Denis Walsh: ‘How come the gardaí did not join up the dots sooner?’

Parents’ immediate shock was soon coupled with confusion

As Easter Sunday, April 7th, 1996, drew to a close, the evening's sun cast a shadow over Inis Mór, off Galway Bay, as the ocean tide carried the body of an unidentified young man onto the island's rocky shoreline.

The unclothed remains were recovered by gardaí near Kileaney on the largest of the three Aran Islands shortly after 5.15pm, after they were alerted to the shore by a female tourist who had been out walking.

The body was no longer fully intact. Some parts were missing and others were decomposing. Without clothes, ID documents or tattoos, there was little to help gardaí identify the body.

There are just two press cuttings about the grim discovery of a man with "neatly cut brown hair" – one in the Tuam Herald (April 13th, 1996), and another in the Evening Herald (April 9th, 1996). Besides that, there was little publicity.


Last week, two gardaí called to Denis and Mary Walsh's home, in Caherdavin, Limerick, informing the elderly couple that the remains belonged to their son, Denis jnr, who had gone missing a month before the grim find.

The couple's immediate shock was soon coupled with confusion. Denis Walsh jnr (23) had been reported missing to gardaí at Mayorstone, in Limerick, on March 9th, 1996, less than a month before the find on Inis Mór.

The couple had travelled to Galway the day before. For all of the false leads they followed in the years since, it is this journey to Galway on April 6th, 1996, that pains most.

"We had been travelling around again with the flyers and we decided we'd pull into Gort Garda station [that day], so I dropped in a flyer. They asked me for a few extra ones because they were covering four other outlying stations," says Denis Snr.

The couple returned with flyers to Galway little more than a month later, the day before Limerick gardaí appeared on the RTÉ Crimeline programme, appealing for information about their missing son.

By then, his body had been in the mortuary of University College Hospital Galway (UCHG) for weeks: “There was no connection made, as far as we can see,” the dead man’s brother, Paul, says today.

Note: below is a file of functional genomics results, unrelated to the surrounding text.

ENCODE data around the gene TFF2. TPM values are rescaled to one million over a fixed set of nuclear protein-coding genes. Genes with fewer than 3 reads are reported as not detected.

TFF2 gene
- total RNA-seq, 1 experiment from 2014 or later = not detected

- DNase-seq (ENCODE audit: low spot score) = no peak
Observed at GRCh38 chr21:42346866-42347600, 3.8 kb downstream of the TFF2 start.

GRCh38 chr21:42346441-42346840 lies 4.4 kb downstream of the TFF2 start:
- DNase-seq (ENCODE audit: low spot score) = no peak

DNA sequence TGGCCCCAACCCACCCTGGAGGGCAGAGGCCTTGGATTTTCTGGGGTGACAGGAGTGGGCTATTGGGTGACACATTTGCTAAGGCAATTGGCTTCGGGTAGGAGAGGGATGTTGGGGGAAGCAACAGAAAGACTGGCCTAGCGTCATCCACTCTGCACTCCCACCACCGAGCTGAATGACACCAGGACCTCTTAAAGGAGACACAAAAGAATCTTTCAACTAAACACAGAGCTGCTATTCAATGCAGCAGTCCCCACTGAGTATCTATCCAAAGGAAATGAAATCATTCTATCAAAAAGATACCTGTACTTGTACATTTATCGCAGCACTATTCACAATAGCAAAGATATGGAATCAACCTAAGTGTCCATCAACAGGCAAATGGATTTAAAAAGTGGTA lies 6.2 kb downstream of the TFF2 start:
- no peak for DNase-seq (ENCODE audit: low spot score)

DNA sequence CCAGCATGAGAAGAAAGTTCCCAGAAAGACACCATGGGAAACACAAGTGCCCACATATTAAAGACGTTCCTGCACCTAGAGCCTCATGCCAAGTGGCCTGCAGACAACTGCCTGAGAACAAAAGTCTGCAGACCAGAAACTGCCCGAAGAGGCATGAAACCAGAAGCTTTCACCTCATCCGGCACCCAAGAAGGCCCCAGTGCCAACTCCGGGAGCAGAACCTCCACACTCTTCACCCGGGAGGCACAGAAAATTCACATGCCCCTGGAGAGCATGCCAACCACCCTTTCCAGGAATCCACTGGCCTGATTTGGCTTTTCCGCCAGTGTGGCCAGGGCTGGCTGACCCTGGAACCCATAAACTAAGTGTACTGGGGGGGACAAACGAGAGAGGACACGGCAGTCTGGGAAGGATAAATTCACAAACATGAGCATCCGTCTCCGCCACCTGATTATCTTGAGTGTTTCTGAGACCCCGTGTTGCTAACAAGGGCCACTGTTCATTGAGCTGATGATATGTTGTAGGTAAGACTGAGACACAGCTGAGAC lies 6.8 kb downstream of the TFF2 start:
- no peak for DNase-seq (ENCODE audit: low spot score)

“How come the gardaí at the time did not join up the dots sooner? Did no garda in Galway check what people were reported missing around that time, and was no garda in Limerick aware of a body being found in Galway? I’m not satisfied,” Denis Walsh snr says.

Described as sensitive and kind, Denis Walsh jnr was a skilled sportsman

A Garda letter to the family this week has explained that the remains were “taken by boat to the mainland” on April 8th, 1996 “and brought to the mortuary at University College Hospital in Galway for a postmortem”.

DNA samples were checked three times in the years since by the forensic science laboratory – in July 2008, March 2011 and June 2017, but with no success. However, they were checked again in recent weeks.

Due to advances in DNA science, this time a match was made with samples taken years before from Denis’s parents. On February 5th, Mayorstone gardaí in Limerick were notified that a match had been made.

His body remained at the UCHG mortuary until 2014, "when the coroner gave permission for the burial of the remains in a communal grave in Bohermore Cemetery in Galway", the Garda letter explains.

Separate to this, a Garda spokeswoman told The Irish Times: “The burial, in a county council graveyard, was arranged by University Hospital Galway following consultation with the coroner.”

Galway west coroner Dr Ciarán MacLoughlin says, “There will be an inquest and relevant information will be available then”, but that it was “a matter for the gardaí first to prepare a file”.

Limerick garda acknowledge the Walsh family have been left with lots of justifiable questions on how it took so long to identify Denis